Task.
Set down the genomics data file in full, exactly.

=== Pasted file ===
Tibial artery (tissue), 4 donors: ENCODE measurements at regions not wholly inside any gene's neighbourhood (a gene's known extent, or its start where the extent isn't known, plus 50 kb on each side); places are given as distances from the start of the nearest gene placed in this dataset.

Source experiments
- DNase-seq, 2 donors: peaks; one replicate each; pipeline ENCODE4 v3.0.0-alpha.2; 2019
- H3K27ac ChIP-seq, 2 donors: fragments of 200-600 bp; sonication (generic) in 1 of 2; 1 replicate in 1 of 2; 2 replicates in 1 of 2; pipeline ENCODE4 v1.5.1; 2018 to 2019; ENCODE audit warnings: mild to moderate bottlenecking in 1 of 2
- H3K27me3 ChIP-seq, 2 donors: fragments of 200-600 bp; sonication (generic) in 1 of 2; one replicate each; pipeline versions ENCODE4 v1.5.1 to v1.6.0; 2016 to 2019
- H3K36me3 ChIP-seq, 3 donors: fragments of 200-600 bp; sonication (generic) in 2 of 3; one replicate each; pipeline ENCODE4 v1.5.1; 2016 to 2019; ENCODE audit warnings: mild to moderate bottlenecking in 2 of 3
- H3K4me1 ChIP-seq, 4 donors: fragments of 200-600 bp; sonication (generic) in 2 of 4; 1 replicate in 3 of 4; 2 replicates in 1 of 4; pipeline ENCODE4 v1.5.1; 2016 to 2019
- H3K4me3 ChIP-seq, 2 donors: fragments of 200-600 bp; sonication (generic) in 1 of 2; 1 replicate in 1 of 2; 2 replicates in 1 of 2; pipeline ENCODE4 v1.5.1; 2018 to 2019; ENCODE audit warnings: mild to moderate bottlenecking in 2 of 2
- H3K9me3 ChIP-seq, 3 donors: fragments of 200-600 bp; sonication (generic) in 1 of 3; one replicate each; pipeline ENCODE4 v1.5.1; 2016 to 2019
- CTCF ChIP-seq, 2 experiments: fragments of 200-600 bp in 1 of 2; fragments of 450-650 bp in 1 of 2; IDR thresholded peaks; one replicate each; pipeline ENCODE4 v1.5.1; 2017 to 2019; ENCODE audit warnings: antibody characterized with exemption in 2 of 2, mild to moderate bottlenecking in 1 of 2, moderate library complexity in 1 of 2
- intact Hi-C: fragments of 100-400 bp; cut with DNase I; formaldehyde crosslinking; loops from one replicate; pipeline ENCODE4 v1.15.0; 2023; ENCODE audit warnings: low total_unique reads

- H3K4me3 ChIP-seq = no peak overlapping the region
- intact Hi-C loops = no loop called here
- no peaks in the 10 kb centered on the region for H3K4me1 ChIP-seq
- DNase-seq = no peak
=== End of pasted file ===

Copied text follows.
Tibial artery (tissue), 4 donors: ENCODE measurements at regions not wholly inside any gene's neighbourhood (a gene's known extent, or its start where the extent isn't known, plus 50 kb on each side); places are given as distances from the start of the nearest gene placed in this dataset.

Source experiments
- DNase-seq, 2 donors: peaks; one replicate each; pipeline ENCODE4 v3.0.0-alpha.2; 2019
- H3K27ac ChIP-seq, 2 donors: fragments of 200-600 bp; sonication (generic) in 1 of 2; 1 replicate in 1 of 2; 2 replicates in 1 of 2; pipeline ENCODE4 v1.5.1; 2018 to 2019; ENCODE audit warnings: mild to moderate bottlenecking in 1 of 2
- H3K27me3 ChIP-seq, 2 donors: fragments of 200-600 bp; sonication (generic) in 1 of 2; one replicate each; pipeline versions ENCODE4 v1.5.1 to v1.6.0; 2016 to 2019
- H3K36me3 ChIP-seq, 3 donors: fragments of 200-600 bp; sonication (generic) in 2 of 3; one replicate each; pipeline ENCODE4 v1.5.1; 2016 to 2019; ENCODE audit warnings: mild to moderate bottlenecking in 2 of 3
- H3K4me1 ChIP-seq, 4 donors: fragments of 200-600 bp; sonication (generic) in 2 of 4; 1 replicate in 3 of 4; 2 replicates in 1 of 4; pipeline ENCODE4 v1.5.1; 2016 to 2019
- H3K4me3 ChIP-seq, 2 donors: fragments of 200-600 bp; sonication (generic) in 1 of 2; 1 replicate in 1 of 2; 2 replicates in 1 of 2; pipeline ENCODE4 v1.5.1; 2018 to 2019; ENCODE audit warnings: mild to moderate bottlenecking in 2 of 2
- H3K9me3 ChIP-seq, 3 donors: fragments of 200-600 bp; sonication (generic) in 1 of 3; one replicate each; pipeline ENCODE4 v1.5.1; 2016 to 2019
- CTCF ChIP-seq, 2 experiments: fragments of 200-600 bp in 1 of 2; fragments of 450-650 bp in 1 of 2; IDR thresholded peaks; one replicate each; pipeline ENCODE4 v1.5.1; 2017 to 2019; ENCODE audit warnings: antibody characterized with exemption in 2 of 2, mild to moderate bottlenecking in 1 of 2, moderate library complexity in 1 of 2
- intact Hi-C: fragments of 100-400 bp; cut with DNase I; formaldehyde crosslinking; loops from one replicate; pipeline ENCODE4 v1.15.0; 2023; ENCODE audit warnings: low total_unique reads

- H3K4me3 ChIP-seq = no peak overlapping the region
- intact Hi-C loops = no loop called here
- no peaks in the 10 kb centered on the region for H3K4me1 ChIP-seq
- DNase-seq = no peak